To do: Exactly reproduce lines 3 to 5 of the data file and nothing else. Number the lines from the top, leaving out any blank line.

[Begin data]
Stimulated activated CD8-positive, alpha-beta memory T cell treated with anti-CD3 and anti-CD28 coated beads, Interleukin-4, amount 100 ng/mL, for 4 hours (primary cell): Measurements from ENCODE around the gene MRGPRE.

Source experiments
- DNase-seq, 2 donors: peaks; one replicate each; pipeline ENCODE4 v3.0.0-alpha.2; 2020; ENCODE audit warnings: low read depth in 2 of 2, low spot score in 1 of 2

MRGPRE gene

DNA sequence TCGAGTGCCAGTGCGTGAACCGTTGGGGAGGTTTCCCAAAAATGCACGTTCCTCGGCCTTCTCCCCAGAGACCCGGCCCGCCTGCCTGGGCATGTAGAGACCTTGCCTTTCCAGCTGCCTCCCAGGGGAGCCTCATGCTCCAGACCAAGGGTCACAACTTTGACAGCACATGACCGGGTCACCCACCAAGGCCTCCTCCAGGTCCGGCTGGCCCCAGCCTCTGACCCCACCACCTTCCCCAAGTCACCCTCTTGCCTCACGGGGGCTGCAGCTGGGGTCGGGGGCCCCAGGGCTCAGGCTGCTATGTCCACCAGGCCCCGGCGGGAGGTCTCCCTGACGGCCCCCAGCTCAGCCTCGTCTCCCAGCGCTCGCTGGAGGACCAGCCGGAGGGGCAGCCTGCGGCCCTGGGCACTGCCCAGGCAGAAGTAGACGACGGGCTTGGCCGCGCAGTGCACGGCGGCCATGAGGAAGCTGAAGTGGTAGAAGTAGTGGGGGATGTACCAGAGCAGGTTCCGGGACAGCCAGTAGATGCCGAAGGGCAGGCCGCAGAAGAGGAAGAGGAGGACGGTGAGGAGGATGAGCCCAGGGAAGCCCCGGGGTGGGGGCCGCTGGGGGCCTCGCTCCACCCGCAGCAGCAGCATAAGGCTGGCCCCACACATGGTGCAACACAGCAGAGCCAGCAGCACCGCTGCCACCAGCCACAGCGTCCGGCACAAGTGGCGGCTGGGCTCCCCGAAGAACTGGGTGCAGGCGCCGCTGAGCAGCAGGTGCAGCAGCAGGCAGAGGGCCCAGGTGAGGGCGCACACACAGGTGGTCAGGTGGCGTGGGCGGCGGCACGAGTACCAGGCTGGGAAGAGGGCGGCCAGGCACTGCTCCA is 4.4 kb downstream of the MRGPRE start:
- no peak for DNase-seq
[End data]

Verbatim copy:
- DNase-seq, 2 donors: peaks; one replicate each; pipeline ENCODE4 v3.0.0-alpha.2; 2020; ENCODE audit warnings: low read depth in 2 of 2, low spot score in 1 of 2

MRGPRE gene

DNA sequence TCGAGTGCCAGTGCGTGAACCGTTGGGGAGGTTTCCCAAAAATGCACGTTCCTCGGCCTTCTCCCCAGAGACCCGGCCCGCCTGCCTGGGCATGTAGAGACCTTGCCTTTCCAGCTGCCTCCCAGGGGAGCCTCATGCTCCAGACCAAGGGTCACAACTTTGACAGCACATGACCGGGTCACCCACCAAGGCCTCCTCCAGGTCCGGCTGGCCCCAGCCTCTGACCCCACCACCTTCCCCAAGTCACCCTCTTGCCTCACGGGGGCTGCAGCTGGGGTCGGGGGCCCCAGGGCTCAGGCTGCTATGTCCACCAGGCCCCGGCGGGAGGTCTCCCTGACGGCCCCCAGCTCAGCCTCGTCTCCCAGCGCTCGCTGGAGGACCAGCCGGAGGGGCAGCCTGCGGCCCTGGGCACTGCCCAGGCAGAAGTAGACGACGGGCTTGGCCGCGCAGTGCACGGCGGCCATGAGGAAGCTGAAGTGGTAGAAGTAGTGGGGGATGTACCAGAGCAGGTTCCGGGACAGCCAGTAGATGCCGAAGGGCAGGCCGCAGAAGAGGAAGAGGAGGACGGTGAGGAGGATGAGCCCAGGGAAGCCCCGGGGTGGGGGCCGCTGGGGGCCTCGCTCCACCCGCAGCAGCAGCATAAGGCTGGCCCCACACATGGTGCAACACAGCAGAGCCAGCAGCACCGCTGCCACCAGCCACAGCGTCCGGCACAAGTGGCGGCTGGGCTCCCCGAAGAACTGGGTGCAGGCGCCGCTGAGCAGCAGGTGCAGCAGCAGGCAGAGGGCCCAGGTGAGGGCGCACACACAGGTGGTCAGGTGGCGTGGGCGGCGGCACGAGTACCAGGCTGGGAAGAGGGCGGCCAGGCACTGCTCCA is 4.4 kb downstream of the MRGPRE start: